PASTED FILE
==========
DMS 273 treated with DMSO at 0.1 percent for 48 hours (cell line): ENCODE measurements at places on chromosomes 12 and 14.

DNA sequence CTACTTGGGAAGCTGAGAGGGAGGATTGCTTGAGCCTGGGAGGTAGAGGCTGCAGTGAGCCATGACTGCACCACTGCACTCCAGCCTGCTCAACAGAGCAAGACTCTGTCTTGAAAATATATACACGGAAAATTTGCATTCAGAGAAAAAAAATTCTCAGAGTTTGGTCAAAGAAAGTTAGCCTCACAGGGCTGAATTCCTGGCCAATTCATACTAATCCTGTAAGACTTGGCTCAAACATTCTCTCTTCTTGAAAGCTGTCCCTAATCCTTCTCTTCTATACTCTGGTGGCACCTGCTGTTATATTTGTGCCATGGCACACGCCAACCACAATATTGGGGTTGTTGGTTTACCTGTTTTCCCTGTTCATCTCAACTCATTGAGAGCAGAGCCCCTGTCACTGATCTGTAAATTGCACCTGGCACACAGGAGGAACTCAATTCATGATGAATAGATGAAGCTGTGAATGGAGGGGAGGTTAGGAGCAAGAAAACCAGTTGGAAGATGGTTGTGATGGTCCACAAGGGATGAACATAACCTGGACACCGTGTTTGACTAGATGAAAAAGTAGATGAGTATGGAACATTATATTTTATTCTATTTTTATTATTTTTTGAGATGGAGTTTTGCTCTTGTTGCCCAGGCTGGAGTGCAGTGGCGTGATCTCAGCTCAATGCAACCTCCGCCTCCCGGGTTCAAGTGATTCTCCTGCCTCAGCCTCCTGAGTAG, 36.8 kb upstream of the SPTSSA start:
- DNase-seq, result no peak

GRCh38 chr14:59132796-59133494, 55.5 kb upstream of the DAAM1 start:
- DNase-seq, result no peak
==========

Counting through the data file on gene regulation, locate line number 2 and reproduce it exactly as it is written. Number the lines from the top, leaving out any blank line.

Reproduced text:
DNA sequence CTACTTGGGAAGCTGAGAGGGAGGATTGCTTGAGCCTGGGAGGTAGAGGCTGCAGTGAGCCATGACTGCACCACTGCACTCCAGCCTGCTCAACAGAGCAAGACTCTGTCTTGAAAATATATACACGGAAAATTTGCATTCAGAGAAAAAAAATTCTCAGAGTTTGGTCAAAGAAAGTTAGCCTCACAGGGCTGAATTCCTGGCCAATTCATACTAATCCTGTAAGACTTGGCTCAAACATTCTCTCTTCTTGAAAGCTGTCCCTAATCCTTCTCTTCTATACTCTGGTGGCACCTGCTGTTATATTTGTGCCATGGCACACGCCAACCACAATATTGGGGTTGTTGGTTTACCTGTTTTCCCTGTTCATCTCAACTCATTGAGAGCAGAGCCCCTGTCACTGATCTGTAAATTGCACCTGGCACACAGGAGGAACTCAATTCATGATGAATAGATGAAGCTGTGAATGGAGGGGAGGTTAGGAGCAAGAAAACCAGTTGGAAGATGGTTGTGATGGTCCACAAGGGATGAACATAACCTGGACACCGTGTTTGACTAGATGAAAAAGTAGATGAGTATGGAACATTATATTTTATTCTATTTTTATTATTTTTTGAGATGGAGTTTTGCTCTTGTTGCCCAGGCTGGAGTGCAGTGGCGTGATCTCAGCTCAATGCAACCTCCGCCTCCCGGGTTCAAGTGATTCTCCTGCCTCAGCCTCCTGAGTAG, 36.8 kb upstream of the SPTSSA start: